Schools, offices close as long-lived storm clobbers US East

  • Keith Standring clears snow Monday in Pittsfield, Mass. (Ben Garver/The Berkshire Eagle via AP)

ALBANY, N.Y. — A seemingly endless winter storm that hindered travel across most of the country over the long holiday weekend is delivering a last wallop as it swoops through the Northeast, dumping heavy snow, shuttering hundreds of schools and bedeviling commuters in the region Monday.

The storm dropped more than a foot of snow on parts of the region late Sunday and Monday and could bring 10 to 24 inches total by today from Pennsylvania to Maine, forecasters said.

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Heavy snow was also expected in the Appalachian Mountains down to Tennessee and North Carolina.

Massachusetts Gov. Charlie Baker urged drivers to use caution during the morning commute today when the storm was expected to be at its height with snow falling at 1 to 2 inches an hour in some places.

Boston Mayor Marty Walsh said city schools were canceling classes and afterschool activities.

“It’s moving very slowly, so the snow is just going to continue through the day,” National Weather Service meteorologist Jennifer Vogt said Monday.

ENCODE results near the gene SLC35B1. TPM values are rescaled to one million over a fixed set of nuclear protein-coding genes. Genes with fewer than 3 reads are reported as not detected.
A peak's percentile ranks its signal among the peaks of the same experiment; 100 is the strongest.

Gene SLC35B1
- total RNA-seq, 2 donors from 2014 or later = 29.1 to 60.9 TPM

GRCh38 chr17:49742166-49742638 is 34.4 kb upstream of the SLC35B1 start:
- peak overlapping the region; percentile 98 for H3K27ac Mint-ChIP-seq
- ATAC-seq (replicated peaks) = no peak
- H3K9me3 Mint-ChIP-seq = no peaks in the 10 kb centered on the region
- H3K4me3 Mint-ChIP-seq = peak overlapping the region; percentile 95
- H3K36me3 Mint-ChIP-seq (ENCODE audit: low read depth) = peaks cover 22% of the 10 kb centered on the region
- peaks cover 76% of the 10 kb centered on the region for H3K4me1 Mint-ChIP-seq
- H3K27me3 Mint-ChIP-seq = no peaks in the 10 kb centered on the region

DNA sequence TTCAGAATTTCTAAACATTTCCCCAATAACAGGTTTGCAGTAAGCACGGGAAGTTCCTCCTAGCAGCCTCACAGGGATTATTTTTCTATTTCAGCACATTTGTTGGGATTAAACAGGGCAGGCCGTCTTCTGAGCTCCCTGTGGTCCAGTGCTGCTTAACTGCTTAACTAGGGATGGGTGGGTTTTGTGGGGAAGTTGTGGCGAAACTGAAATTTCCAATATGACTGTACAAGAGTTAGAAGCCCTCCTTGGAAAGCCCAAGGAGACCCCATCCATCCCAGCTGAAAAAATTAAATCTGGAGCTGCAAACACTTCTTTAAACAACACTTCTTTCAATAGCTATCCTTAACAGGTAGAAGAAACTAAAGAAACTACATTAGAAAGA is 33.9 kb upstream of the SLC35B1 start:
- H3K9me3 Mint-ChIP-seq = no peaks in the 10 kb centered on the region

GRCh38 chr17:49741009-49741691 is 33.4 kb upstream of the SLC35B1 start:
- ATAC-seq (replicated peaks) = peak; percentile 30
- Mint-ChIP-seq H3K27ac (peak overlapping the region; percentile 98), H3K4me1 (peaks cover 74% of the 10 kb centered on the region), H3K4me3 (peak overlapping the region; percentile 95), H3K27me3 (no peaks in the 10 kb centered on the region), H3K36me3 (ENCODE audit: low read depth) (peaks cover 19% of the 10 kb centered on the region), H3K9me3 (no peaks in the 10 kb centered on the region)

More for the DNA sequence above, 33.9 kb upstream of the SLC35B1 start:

By Monday afternoon, the storm had dropped 27 inches of snow in rural Delanson, New York, 25 miles northwest of Albany — the highest snow total in the Northeast so far. Forecasters predict accumulations near 30 inches by Tuesday morning in parts of Vermont’s Green Mountains.

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The same storm has pummeled the U.S. for days as it moved cross country, dumping heavy snow from California to the Midwest and inundating other areas with rain.

Gov. Andrew Cuomo declared a state of emergency Monday for seven counties in eastern New York and assigned 300 National Guard members to assist with snow removal. State police had responded to more than 740 storm-related crashes statewide since the snow started falling.

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